Did you know there used to be a women’s baseball league? I don’t blame if you don’t. For all we hear about the Negro Leagues - which may still not be enough - I don’t know that I’ve ever heard about any talk about the women’s league outside the context of A League of Their Own. And that is a shame. Not because the movie is bad but because it’s a work of fiction in tribute to the real deal.
A couple of weeks ago we took a look at 42, which was a “Based on a True Story” movie which was very faithful to reality. A League of Their Own doesn’t indicate that it was based on a true story because...well...it isn’t. Some of the characters do share the names of real women who played in the All-American Girls Professional Baseball League. Also, the general events around the league’s existence are duplicated fictionally. Walter Harvey is a fictional Chicago Cubs owner who helps create the league due to the reduction of available male baseball players thanks to World War II; that’s something the real Phillip K. Wrigley did at the same time for the same reason. All the characters were all based on real-life people to a greater or lesser degree. For example, Tom Hanks’ character, Jimmy Dugan, was some amalgamation of Jimmie Foxx, Mickey Mantle, and Hack Wilson while Geena Davis’ character, Dottie Hinson, was based on Lavonne Paire Davis and Dottie Collins.
But the story of the movie isn’t about the creation and existence of the league or people in it. Like many other fictional baseball movies, it’s about something else and baseball is simply the backdrop. In this case, the movie is primarily about the relationship between Dottie Hinson and her younger sister, Kit Keller (Lori Petty). They’re both talented baseball players but while Kit is an above-average pitcher, Dottie is the best overall player in the entire league. This breeds jealousy and puts a huge strain on their relationship until Kit is finally able to best her sister in the final game of the World Series and receives a share of the accolades her sister has always gotten.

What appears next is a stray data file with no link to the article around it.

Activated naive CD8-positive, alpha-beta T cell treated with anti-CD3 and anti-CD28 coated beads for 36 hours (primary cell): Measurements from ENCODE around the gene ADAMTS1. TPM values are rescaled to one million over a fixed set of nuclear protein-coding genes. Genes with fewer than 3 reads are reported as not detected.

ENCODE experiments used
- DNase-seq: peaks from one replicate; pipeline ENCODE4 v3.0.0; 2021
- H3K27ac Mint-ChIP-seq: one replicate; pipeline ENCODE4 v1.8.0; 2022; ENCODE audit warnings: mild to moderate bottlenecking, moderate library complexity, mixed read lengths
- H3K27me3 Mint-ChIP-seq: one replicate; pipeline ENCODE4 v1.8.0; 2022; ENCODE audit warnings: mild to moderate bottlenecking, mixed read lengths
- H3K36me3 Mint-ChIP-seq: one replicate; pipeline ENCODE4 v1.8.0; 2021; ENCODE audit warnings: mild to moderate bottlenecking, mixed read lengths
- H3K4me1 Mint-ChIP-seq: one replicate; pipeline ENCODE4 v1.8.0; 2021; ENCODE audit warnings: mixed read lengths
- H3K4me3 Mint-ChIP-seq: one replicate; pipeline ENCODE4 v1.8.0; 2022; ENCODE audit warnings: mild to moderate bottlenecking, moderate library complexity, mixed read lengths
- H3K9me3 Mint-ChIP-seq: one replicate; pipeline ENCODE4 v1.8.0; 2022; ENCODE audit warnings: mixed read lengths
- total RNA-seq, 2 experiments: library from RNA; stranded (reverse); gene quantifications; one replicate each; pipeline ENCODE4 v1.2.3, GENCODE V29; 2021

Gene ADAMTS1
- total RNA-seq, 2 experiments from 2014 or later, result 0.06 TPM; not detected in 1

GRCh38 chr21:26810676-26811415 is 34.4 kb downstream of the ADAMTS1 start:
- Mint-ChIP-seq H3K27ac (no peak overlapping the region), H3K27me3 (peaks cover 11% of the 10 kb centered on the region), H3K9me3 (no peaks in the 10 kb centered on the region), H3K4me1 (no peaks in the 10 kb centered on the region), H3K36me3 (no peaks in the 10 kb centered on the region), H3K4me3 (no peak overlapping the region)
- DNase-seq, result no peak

The problem with making that the main thread of the movie is that the jealousy thing is played up quite both a bit at the beginning of the movie and toward the end but kind of disappears under a pile of everyday-life-of-baseball-player shenanigans in the middle of the film. It’s not that it feels inauthentic when the plot thread re-emerges late in the film but it does kind of make you scratch your head and ask why it matters again. This is one of those weird things that works exactly like this in real life - speaking from personal experience, I can go months getting along with my siblings before some random event will start us fighting like we had never stopped - but feels awkward in a movie where things are supposed to be a bit more deliberate than in real life.